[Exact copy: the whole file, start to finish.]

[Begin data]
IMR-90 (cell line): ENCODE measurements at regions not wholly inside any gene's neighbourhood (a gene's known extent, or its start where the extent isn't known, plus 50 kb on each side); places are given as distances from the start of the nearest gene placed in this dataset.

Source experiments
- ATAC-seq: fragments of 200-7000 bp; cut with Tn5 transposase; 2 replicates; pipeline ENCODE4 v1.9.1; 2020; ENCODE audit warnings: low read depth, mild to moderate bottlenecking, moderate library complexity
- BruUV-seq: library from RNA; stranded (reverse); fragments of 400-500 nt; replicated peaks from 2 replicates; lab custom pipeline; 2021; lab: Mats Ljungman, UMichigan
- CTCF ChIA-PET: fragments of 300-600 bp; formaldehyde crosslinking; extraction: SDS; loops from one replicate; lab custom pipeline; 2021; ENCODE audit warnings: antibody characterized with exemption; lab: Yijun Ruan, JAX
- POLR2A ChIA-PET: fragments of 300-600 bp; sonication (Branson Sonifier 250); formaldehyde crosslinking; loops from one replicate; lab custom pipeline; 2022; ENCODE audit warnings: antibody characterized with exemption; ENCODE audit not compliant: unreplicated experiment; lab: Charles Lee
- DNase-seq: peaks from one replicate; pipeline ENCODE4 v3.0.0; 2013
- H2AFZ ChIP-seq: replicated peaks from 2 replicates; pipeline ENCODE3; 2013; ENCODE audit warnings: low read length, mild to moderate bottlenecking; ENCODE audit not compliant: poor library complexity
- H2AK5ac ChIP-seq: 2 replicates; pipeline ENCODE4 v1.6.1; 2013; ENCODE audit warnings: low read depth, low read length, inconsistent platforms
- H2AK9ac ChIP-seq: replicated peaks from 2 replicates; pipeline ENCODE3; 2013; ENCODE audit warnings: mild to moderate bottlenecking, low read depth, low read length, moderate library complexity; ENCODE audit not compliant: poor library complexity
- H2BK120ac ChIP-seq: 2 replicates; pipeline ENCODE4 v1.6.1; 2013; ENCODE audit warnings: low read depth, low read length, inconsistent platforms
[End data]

IMR-90 (cell line): ENCODE measurements at regions not wholly inside any gene's neighbourhood (a gene's known extent, or its start where the extent isn't known, plus 50 kb on each side); places are given as distances from the start of the nearest gene placed in this dataset.

Source experiments
- ATAC-seq: fragments of 200-7000 bp; cut with Tn5 transposase; 2 replicates; pipeline ENCODE4 v1.9.1; 2020; ENCODE audit warnings: low read depth, mild to moderate bottlenecking, moderate library complexity
- BruUV-seq: library from RNA; stranded (reverse); fragments of 400-500 nt; replicated peaks from 2 replicates; lab custom pipeline; 2021; lab: Mats Ljungman, UMichigan
- CTCF ChIA-PET: fragments of 300-600 bp; formaldehyde crosslinking; extraction: SDS; loops from one replicate; lab custom pipeline; 2021; ENCODE audit warnings: antibody characterized with exemption; lab: Yijun Ruan, JAX
- POLR2A ChIA-PET: fragments of 300-600 bp; sonication (Branson Sonifier 250); formaldehyde crosslinking; loops from one replicate; lab custom pipeline; 2022; ENCODE audit warnings: antibody characterized with exemption; ENCODE audit not compliant: unreplicated experiment; lab: Charles Lee
- DNase-seq: peaks from one replicate; pipeline ENCODE4 v3.0.0; 2013
- H2AFZ ChIP-seq: replicated peaks from 2 replicates; pipeline ENCODE3; 2013; ENCODE audit warnings: low read length, mild to moderate bottlenecking; ENCODE audit not compliant: poor library complexity
- H2AK5ac ChIP-seq: 2 replicates; pipeline ENCODE4 v1.6.1; 2013; ENCODE audit warnings: low read depth, low read length, inconsistent platforms
- H2AK9ac ChIP-seq: replicated peaks from 2 replicates; pipeline ENCODE3; 2013; ENCODE audit warnings: mild to moderate bottlenecking, low read depth, low read length, moderate library complexity; ENCODE audit not compliant: poor library complexity
- H2BK120ac ChIP-seq: 2 replicates; pipeline ENCODE4 v1.6.1; 2013; ENCODE audit warnings: low read depth, low read length, inconsistent platforms